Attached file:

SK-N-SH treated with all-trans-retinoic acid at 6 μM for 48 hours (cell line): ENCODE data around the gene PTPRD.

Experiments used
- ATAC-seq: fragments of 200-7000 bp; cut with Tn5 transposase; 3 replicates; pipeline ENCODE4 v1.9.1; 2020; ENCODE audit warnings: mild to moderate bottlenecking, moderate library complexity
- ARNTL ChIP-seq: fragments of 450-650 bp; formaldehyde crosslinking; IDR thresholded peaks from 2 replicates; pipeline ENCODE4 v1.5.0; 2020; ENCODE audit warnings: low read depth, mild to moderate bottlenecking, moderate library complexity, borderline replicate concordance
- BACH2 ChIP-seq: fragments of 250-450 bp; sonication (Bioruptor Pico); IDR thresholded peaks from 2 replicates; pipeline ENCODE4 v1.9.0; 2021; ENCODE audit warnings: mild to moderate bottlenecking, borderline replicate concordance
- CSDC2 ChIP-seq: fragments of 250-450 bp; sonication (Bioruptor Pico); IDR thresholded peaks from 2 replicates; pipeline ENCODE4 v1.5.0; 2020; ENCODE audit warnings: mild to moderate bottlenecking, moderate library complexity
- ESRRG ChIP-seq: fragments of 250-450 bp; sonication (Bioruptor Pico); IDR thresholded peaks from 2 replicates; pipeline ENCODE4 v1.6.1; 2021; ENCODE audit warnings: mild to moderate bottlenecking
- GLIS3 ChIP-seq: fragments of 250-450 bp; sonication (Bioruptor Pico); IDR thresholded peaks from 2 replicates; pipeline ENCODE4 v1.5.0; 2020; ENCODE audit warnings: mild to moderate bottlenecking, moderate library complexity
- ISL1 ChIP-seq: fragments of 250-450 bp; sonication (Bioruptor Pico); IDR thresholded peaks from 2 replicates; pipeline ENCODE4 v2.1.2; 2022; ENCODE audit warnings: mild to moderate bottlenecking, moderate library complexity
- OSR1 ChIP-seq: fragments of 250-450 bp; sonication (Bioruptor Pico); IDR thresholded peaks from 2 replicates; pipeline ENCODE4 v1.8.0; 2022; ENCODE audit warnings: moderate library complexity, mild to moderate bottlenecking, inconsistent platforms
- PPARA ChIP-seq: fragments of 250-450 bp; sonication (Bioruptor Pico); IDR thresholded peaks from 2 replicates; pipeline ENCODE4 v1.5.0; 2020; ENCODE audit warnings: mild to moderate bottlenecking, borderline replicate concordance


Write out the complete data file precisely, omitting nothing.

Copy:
SK-N-SH treated with all-trans-retinoic acid at 6 μM for 48 hours (cell line): ENCODE data around the gene PTPRD.

Experiments used
- ATAC-seq: fragments of 200-7000 bp; cut with Tn5 transposase; 3 replicates; pipeline ENCODE4 v1.9.1; 2020; ENCODE audit warnings: mild to moderate bottlenecking, moderate library complexity
- ARNTL ChIP-seq: fragments of 450-650 bp; formaldehyde crosslinking; IDR thresholded peaks from 2 replicates; pipeline ENCODE4 v1.5.0; 2020; ENCODE audit warnings: low read depth, mild to moderate bottlenecking, moderate library complexity, borderline replicate concordance
- BACH2 ChIP-seq: fragments of 250-450 bp; sonication (Bioruptor Pico); IDR thresholded peaks from 2 replicates; pipeline ENCODE4 v1.9.0; 2021; ENCODE audit warnings: mild to moderate bottlenecking, borderline replicate concordance
- CSDC2 ChIP-seq: fragments of 250-450 bp; sonication (Bioruptor Pico); IDR thresholded peaks from 2 replicates; pipeline ENCODE4 v1.5.0; 2020; ENCODE audit warnings: mild to moderate bottlenecking, moderate library complexity
- ESRRG ChIP-seq: fragments of 250-450 bp; sonication (Bioruptor Pico); IDR thresholded peaks from 2 replicates; pipeline ENCODE4 v1.6.1; 2021; ENCODE audit warnings: mild to moderate bottlenecking
- GLIS3 ChIP-seq: fragments of 250-450 bp; sonication (Bioruptor Pico); IDR thresholded peaks from 2 replicates; pipeline ENCODE4 v1.5.0; 2020; ENCODE audit warnings: mild to moderate bottlenecking, moderate library complexity
- ISL1 ChIP-seq: fragments of 250-450 bp; sonication (Bioruptor Pico); IDR thresholded peaks from 2 replicates; pipeline ENCODE4 v2.1.2; 2022; ENCODE audit warnings: mild to moderate bottlenecking, moderate library complexity
- OSR1 ChIP-seq: fragments of 250-450 bp; sonication (Bioruptor Pico); IDR thresholded peaks from 2 replicates; pipeline ENCODE4 v1.8.0; 2022; ENCODE audit warnings: moderate library complexity, mild to moderate bottlenecking, inconsistent platforms
- PPARA ChIP-seq: fragments of 250-450 bp; sonication (Bioruptor Pico); IDR thresholded peaks from 2 replicates; pipeline ENCODE4 v1.5.0; 2020; ENCODE audit warnings: mild to moderate bottlenecking, borderline replicate concordance